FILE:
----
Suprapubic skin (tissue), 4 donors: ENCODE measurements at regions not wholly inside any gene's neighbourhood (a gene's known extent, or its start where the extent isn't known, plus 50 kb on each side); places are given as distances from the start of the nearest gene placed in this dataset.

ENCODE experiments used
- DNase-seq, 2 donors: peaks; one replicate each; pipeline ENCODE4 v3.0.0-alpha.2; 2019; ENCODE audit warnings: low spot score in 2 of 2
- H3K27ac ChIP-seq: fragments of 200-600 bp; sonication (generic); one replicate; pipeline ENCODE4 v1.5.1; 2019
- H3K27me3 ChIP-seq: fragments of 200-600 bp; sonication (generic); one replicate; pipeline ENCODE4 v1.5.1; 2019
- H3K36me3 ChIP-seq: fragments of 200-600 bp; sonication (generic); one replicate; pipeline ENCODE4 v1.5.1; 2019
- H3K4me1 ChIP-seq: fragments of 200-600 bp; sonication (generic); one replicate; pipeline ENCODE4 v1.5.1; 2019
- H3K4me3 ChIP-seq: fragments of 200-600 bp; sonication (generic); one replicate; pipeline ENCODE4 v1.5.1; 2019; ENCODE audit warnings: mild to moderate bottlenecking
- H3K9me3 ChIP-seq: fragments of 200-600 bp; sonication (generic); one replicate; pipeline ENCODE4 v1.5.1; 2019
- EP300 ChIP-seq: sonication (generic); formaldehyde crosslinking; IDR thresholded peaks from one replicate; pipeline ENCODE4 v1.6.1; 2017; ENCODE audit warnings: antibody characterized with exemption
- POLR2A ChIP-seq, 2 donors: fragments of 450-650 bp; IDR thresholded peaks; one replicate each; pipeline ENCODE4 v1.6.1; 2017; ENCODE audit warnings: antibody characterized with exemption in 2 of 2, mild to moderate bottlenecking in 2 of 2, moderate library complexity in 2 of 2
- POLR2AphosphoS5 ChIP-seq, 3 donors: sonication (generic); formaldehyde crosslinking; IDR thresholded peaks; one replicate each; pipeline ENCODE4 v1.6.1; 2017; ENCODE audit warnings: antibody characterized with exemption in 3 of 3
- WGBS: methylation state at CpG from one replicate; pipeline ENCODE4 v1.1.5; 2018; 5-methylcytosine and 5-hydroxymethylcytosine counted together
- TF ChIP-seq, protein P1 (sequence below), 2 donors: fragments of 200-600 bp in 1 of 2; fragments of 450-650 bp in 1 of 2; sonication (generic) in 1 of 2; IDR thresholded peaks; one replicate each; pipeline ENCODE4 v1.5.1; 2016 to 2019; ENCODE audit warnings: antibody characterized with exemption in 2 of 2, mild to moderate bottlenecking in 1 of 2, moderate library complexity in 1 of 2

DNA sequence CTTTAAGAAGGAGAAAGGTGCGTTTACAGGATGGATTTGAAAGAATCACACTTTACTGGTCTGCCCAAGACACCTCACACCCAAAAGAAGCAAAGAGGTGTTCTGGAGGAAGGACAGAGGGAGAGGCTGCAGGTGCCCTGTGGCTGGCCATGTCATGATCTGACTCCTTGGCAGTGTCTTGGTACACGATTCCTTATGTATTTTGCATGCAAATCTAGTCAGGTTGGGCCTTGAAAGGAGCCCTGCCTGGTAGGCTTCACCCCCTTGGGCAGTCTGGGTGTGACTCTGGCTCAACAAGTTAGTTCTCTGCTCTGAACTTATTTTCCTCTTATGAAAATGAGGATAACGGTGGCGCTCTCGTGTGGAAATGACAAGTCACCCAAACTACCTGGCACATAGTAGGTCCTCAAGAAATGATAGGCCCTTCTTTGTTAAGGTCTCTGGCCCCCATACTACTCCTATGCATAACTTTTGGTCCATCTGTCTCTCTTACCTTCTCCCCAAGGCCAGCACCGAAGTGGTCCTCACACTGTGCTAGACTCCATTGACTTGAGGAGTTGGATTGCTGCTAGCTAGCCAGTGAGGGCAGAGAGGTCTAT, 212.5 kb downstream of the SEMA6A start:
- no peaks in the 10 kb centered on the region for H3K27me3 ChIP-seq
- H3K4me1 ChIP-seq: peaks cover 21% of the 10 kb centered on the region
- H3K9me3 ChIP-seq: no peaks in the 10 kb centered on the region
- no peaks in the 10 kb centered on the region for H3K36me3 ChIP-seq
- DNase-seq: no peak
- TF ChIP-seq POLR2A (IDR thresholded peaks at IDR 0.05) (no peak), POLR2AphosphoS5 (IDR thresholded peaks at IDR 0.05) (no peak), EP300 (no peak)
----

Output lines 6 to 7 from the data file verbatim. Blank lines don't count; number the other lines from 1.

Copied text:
- H3K36me3 ChIP-seq: fragments of 200-600 bp; sonication (generic); one replicate; pipeline ENCODE4 v1.5.1; 2019
- H3K4me1 ChIP-seq: fragments of 200-600 bp; sonication (generic); one replicate; pipeline ENCODE4 v1.5.1; 2019